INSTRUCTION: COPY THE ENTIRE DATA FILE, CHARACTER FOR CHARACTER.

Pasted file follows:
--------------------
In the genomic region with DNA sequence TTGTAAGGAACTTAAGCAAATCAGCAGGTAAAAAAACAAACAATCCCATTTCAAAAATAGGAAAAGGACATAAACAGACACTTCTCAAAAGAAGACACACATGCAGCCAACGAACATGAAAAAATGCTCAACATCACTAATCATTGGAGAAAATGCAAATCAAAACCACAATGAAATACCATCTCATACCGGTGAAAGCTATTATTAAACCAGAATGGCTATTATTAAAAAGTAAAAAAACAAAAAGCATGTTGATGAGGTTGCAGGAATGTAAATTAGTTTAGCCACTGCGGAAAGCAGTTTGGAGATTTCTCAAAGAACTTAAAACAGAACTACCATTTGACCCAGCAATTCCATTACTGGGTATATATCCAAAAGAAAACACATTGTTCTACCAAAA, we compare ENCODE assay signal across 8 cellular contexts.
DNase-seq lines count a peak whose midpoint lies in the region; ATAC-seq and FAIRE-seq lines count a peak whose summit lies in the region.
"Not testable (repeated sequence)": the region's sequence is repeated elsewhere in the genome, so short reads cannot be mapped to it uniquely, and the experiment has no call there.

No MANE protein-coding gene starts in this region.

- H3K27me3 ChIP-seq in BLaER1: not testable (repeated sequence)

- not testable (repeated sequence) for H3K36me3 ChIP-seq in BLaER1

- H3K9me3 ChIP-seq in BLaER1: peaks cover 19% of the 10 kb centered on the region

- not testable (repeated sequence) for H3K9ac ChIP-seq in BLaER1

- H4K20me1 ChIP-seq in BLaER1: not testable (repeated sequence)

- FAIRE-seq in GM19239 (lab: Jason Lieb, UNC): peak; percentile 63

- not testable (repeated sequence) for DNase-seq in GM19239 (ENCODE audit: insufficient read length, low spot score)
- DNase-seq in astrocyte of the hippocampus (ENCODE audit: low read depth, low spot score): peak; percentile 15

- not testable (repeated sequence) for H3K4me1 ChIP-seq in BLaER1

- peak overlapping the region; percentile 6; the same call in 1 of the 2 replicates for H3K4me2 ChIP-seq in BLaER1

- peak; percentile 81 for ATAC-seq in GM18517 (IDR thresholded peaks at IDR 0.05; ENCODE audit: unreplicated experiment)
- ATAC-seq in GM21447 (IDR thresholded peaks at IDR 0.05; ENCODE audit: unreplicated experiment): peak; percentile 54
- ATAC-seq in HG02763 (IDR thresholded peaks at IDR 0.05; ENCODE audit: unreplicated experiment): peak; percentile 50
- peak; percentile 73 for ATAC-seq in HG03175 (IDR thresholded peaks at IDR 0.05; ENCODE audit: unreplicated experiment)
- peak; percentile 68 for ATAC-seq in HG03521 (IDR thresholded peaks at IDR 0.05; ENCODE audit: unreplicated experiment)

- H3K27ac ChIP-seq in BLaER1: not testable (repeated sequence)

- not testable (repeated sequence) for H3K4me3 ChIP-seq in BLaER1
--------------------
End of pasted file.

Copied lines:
In the genomic region with DNA sequence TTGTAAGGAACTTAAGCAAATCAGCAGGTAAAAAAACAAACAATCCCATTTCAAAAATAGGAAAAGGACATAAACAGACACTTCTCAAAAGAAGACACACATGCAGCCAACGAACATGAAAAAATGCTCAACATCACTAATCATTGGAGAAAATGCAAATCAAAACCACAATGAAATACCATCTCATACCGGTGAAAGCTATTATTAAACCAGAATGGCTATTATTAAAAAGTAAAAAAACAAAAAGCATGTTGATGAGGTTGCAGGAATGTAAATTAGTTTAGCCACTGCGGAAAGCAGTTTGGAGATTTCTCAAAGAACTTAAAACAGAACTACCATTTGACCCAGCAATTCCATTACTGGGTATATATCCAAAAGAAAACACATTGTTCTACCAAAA, we compare ENCODE assay signal across 8 cellular contexts.
DNase-seq lines count a peak whose midpoint lies in the region; ATAC-seq and FAIRE-seq lines count a peak whose summit lies in the region.
"Not testable (repeated sequence)": the region's sequence is repeated elsewhere in the genome, so short reads cannot be mapped to it uniquely, and the experiment has no call there.

No MANE protein-coding gene starts in this region.

- H3K27me3 ChIP-seq in BLaER1: not testable (repeated sequence)

- not testable (repeated sequence) for H3K36me3 ChIP-seq in BLaER1

- H3K9me3 ChIP-seq in BLaER1: peaks cover 19% of the 10 kb centered on the region

- not testable (repeated sequence) for H3K9ac ChIP-seq in BLaER1

- H4K20me1 ChIP-seq in BLaER1: not testable (repeated sequence)

- FAIRE-seq in GM19239 (lab: Jason Lieb, UNC): peak; percentile 63

- not testable (repeated sequence) for DNase-seq in GM19239 (ENCODE audit: insufficient read length, low spot score)
- DNase-seq in astrocyte of the hippocampus (ENCODE audit: low read depth, low spot score): peak; percentile 15

- not testable (repeated sequence) for H3K4me1 ChIP-seq in BLaER1

- peak overlapping the region; percentile 6; the same call in 1 of the 2 replicates for H3K4me2 ChIP-seq in BLaER1

- peak; percentile 81 for ATAC-seq in GM18517 (IDR thresholded peaks at IDR 0.05; ENCODE audit: unreplicated experiment)
- ATAC-seq in GM21447 (IDR thresholded peaks at IDR 0.05; ENCODE audit: unreplicated experiment): peak; percentile 54
- ATAC-seq in HG02763 (IDR thresholded peaks at IDR 0.05; ENCODE audit: unreplicated experiment): peak; percentile 50
- peak; percentile 73 for ATAC-seq in HG03175 (IDR thresholded peaks at IDR 0.05; ENCODE audit: unreplicated experiment)
- peak; percentile 68 for ATAC-seq in HG03521 (IDR thresholded peaks at IDR 0.05; ENCODE audit: unreplicated experiment)

- H3K27ac ChIP-seq in BLaER1: not testable (repeated sequence)

- not testable (repeated sequence) for H3K4me3 ChIP-seq in BLaER1